Colorful Chaos The Fluid Art – Dirty Pour Technique

past times pour

Colorful Chaos
The Fluid Art - Dirty Pour Technique
By DeDee Birdsall



Do you have a tired, worn out coffee or end table that could use a fresh coat of paint and a little TLC? Most of us do. Bring life back into that piece of furniture while getting in touch with your artistic side using a technique called the “Dirty Pour”. A unique fluid art form, the dirty pour is as simple as an at-home science experiment. Here we’ll show you the down and dirty secrets for creating the perfect modern piece from your existing home collection or a roadside find. With little effort, you’ll be on your way to becoming the next Jackson Pollock. 


Beauty is in the Eye of the Beholder


So, what’s a dirty pour, you ask? It’s merely a term used for combining multiple acrylic paint colors and a few additives in the same container, then pouring it onto your desired surface and moving it around to distribute the paint. Because of the addition of oil, cells of irregular patterns form, creating a kind of 3D effect. Heat can be applied using a butane torch for added interest, but even without heat the results are beautiful. This versatile technique can be used to create abstract paintings on canvas, tables, coasters, dressers, buffet tops, clocks and more.


50% Fact, 50% Magic – 100% Results


If you’re a newbie to fluid art painting, we’ve taken the guesswork out of the recipe. You’ll need paint, a pouring medium, a thinning agent and silicone; the trick is to achieve the perfect “pouring” consistency without losing the integrity of the paint. Here’s the breakdown, with a recipe that follows.


  • Acrylic Paint: Stop by your local craft store and pick acrylic craft paint in a variety of colors.
  • Pouring Medium: We’ve found many different recipes using all kinds of household items for the pouring medium, including dish soap, glue, etc.; however, after many dirty pours, we found Liquitex Professional Pouring Medium to be the best.
  • Silicone: Rather than looking for the perfect silicone, we used a less expensive and readily available hair oil that works great, Nourishing Coconut Milk Anti Breakage Serum.
  • Floetrol: This latex paint thinner creates the unique cells in the end result, and can be found at big box hardware stores.

Nothing Better Than Watching Paint Dry


Dirty pouring is a messy project, so it’s best to have a clean work area before you get started.  We suggest using plastic tarps on the floor. A kiddie pool works great for table projects where runoff may be a little more than your average pour on a canvas. Since you’ll be adding oil and pouring mediums, the drying times can be upwards of 24 hours, so create your pour in a space that won’t be disturbed by pets or children.  To ensure a successful project, we recommend you start small and find some color and style inspiration before you dive right in; a quick YouTube search will bring back some excellent examples.


A Picture Paints a Thousand Words


To help you better understand the dirty pour as well as the complete fluid art process, here are the most notable pouring techniques  


  • Dirty Pour: Individual colors are prepared according to the recipe and poured one after the other into a single container before pouring or drizzling. You can carefully mix these with a stir stick before pouring or leave the colors separate.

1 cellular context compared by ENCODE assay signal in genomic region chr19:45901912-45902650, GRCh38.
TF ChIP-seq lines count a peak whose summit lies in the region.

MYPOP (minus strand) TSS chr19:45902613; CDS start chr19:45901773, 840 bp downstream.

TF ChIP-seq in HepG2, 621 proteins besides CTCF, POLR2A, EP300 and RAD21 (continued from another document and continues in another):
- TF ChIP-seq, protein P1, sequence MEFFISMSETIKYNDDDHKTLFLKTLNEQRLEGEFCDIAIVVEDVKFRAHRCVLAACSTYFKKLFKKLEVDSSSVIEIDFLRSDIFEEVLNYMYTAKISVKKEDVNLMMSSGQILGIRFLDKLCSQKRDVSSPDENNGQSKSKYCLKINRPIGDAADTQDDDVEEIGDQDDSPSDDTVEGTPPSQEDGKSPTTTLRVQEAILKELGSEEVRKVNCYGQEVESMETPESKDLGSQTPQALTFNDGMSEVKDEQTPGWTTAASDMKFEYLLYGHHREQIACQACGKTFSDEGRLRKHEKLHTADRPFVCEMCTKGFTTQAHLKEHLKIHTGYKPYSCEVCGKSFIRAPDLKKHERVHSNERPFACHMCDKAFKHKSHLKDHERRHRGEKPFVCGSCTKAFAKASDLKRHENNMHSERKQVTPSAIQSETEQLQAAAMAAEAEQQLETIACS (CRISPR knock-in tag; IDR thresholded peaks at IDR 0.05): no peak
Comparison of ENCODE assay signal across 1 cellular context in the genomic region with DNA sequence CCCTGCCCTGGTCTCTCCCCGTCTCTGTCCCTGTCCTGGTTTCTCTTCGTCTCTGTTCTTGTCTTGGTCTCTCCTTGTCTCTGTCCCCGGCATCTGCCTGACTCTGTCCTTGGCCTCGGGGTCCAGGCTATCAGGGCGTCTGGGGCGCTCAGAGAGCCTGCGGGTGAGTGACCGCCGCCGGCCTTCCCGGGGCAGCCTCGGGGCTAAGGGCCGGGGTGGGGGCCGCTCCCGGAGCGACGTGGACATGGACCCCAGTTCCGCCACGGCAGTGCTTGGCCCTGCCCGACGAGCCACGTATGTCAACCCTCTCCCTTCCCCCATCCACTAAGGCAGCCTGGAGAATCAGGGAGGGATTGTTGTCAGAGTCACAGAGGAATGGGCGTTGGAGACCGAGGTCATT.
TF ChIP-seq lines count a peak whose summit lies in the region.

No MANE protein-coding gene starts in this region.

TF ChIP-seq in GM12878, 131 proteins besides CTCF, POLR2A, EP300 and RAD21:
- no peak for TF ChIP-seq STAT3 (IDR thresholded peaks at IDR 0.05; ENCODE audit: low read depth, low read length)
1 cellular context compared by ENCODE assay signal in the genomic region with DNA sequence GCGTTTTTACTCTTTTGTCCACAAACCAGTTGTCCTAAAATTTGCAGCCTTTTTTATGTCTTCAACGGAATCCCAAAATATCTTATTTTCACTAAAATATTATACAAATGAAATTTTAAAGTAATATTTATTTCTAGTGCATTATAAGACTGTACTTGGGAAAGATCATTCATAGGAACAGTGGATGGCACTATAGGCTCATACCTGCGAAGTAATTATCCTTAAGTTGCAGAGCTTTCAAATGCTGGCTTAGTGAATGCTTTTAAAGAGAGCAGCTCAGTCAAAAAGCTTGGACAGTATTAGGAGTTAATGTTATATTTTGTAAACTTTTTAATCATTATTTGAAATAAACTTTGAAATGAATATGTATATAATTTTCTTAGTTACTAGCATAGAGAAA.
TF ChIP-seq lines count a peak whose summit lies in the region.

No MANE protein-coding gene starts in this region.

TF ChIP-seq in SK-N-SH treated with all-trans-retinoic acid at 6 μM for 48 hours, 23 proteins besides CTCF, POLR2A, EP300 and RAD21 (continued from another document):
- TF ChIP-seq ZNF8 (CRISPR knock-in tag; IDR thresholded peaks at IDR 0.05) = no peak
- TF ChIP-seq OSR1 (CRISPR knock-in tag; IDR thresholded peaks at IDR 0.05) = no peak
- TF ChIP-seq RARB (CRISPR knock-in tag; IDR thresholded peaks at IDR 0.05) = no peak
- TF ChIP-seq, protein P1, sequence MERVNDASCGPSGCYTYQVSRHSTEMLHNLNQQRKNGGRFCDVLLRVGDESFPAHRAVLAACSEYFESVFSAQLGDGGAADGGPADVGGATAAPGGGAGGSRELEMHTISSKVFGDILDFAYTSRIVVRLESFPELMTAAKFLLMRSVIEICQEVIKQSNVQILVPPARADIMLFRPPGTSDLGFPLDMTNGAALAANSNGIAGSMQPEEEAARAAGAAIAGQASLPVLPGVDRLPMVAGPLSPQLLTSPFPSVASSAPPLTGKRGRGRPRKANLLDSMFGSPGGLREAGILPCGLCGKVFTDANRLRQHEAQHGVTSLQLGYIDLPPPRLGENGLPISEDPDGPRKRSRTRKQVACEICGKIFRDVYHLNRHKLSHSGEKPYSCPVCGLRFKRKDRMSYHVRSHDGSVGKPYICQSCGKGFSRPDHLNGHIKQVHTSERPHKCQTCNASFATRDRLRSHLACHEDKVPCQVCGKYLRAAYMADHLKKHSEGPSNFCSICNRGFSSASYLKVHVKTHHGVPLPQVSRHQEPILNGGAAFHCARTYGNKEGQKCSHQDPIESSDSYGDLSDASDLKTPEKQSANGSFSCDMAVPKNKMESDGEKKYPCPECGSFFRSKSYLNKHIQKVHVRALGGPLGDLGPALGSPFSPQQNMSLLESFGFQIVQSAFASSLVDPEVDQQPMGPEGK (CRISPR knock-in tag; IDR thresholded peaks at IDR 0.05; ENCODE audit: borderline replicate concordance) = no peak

• Flip Cup: Individual colors are prepared according to the recipe and poured one after the other into a large container (and are not stirred) before pouring the entire cup onto the canvas or furniture piece.
  • Puddle Pour: Individual colors are prepared according to the recipe and poured onto the canvas in pools. Additional colors are poured and pooled on top of the original color.
  • Swipe: A technique that can be used in conjunction with other pouring methods noted above, the swipe takes place after the pouring. You can use just about anything with a straight edge to swipe, including a paint chipper, small plastic ruler, spatula, etc. Swiping the layers helps move the paint and create cells that vary in size and shape.

What You’ll Need


  • A kitchen scale that measures in grams.
  • Liquitex Pouring Medium
  • Floetrol
  • Nourishing Cocomilk Hair Serum
  • Water
  • Acrylic craft paints
  • Plastic cups
  • Popsicle sticks
  • Rubber gloves
  • Table/workspace covering

Recipe for Success


Follow this recipe for the perfect pour every time.


40 grams Floetrol

20 grams Liquitex pouring medium

10 grams water

20 grams acrylic paint

2 drops hair serum


Combine Floetrol, pouring medium and water in a container and gently mix with a popsicle stick. Place back on the scale and add 20 grams acrylic craft; gently stir to mix the color into the medium. Add 2 drops of hair serum and gently mix.


Note: This recipe adequately covers a 10-inch by 16-inch area. Depending on your project size, you may need to mix additional cups. 


Finishing your Project


Drying times will vary depending on the additives you use, but once dry, you’ll want to add a bright finish to give it that “just poured” look and to preserve your artwork. If you are protecting your tabletop, consider coating it with resin, found at hardware and craft stores. If resin is too expensive, varnish is a less expensive option. For finishing wall paintings, Liquitex offers some perfect mediums to do the trick, but resin can also be used. There really is no limit to your creativity. Happy Pouring!


Tip: Before sealing your project, clean your painting with isopropyl alcohol to remove the silicone.


“We don’t make mistakes, just happy little accidents.”  — Bob Ross